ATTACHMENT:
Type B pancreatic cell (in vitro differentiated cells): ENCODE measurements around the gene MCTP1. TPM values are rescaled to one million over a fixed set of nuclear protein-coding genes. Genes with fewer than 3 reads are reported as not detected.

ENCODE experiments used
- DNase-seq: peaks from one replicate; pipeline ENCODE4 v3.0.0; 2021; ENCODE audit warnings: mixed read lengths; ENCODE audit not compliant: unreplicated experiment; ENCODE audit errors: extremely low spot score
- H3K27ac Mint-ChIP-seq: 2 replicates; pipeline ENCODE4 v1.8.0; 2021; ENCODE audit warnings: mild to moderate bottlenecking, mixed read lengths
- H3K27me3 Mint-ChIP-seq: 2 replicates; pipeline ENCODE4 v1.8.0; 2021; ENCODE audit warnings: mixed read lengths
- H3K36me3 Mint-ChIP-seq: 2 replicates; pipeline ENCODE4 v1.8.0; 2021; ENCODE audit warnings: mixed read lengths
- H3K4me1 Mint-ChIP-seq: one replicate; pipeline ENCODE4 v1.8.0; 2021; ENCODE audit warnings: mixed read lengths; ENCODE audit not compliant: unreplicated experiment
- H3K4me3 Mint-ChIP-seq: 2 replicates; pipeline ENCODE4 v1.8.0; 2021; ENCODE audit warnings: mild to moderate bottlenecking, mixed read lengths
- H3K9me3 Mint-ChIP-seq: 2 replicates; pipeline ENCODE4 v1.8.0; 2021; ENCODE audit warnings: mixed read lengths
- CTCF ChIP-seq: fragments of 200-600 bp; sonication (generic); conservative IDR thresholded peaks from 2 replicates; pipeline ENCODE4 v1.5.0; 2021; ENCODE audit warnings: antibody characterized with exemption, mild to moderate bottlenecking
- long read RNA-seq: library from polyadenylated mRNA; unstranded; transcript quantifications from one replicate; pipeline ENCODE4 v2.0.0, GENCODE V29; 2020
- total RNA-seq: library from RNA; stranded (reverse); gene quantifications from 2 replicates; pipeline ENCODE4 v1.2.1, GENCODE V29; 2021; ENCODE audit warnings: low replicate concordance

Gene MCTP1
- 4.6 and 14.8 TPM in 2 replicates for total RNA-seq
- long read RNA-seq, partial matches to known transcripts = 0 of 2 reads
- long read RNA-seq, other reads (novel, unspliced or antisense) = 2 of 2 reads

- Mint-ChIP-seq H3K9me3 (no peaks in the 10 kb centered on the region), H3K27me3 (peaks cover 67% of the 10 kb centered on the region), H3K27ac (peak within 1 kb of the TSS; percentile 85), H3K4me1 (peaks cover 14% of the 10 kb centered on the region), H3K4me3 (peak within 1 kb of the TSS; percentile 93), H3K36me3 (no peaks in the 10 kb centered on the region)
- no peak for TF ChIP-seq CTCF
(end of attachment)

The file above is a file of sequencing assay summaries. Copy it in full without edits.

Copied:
Type B pancreatic cell (in vitro differentiated cells): ENCODE measurements around the gene MCTP1. TPM values are rescaled to one million over a fixed set of nuclear protein-coding genes. Genes with fewer than 3 reads are reported as not detected.

ENCODE experiments used
- DNase-seq: peaks from one replicate; pipeline ENCODE4 v3.0.0; 2021; ENCODE audit warnings: mixed read lengths; ENCODE audit not compliant: unreplicated experiment; ENCODE audit errors: extremely low spot score
- H3K27ac Mint-ChIP-seq: 2 replicates; pipeline ENCODE4 v1.8.0; 2021; ENCODE audit warnings: mild to moderate bottlenecking, mixed read lengths
- H3K27me3 Mint-ChIP-seq: 2 replicates; pipeline ENCODE4 v1.8.0; 2021; ENCODE audit warnings: mixed read lengths
- H3K36me3 Mint-ChIP-seq: 2 replicates; pipeline ENCODE4 v1.8.0; 2021; ENCODE audit warnings: mixed read lengths
- H3K4me1 Mint-ChIP-seq: one replicate; pipeline ENCODE4 v1.8.0; 2021; ENCODE audit warnings: mixed read lengths; ENCODE audit not compliant: unreplicated experiment
- H3K4me3 Mint-ChIP-seq: 2 replicates; pipeline ENCODE4 v1.8.0; 2021; ENCODE audit warnings: mild to moderate bottlenecking, mixed read lengths
- H3K9me3 Mint-ChIP-seq: 2 replicates; pipeline ENCODE4 v1.8.0; 2021; ENCODE audit warnings: mixed read lengths
- CTCF ChIP-seq: fragments of 200-600 bp; sonication (generic); conservative IDR thresholded peaks from 2 replicates; pipeline ENCODE4 v1.5.0; 2021; ENCODE audit warnings: antibody characterized with exemption, mild to moderate bottlenecking
- long read RNA-seq: library from polyadenylated mRNA; unstranded; transcript quantifications from one replicate; pipeline ENCODE4 v2.0.0, GENCODE V29; 2020
- total RNA-seq: library from RNA; stranded (reverse); gene quantifications from 2 replicates; pipeline ENCODE4 v1.2.1, GENCODE V29; 2021; ENCODE audit warnings: low replicate concordance

Gene MCTP1
- 4.6 and 14.8 TPM in 2 replicates for total RNA-seq
- long read RNA-seq, partial matches to known transcripts = 0 of 2 reads
- long read RNA-seq, other reads (novel, unspliced or antisense) = 2 of 2 reads

- Mint-ChIP-seq H3K9me3 (no peaks in the 10 kb centered on the region), H3K27me3 (peaks cover 67% of the 10 kb centered on the region), H3K27ac (peak within 1 kb of the TSS; percentile 85), H3K4me1 (peaks cover 14% of the 10 kb centered on the region), H3K4me3 (peak within 1 kb of the TSS; percentile 93), H3K36me3 (no peaks in the 10 kb centered on the region)
- no peak for TF ChIP-seq CTCF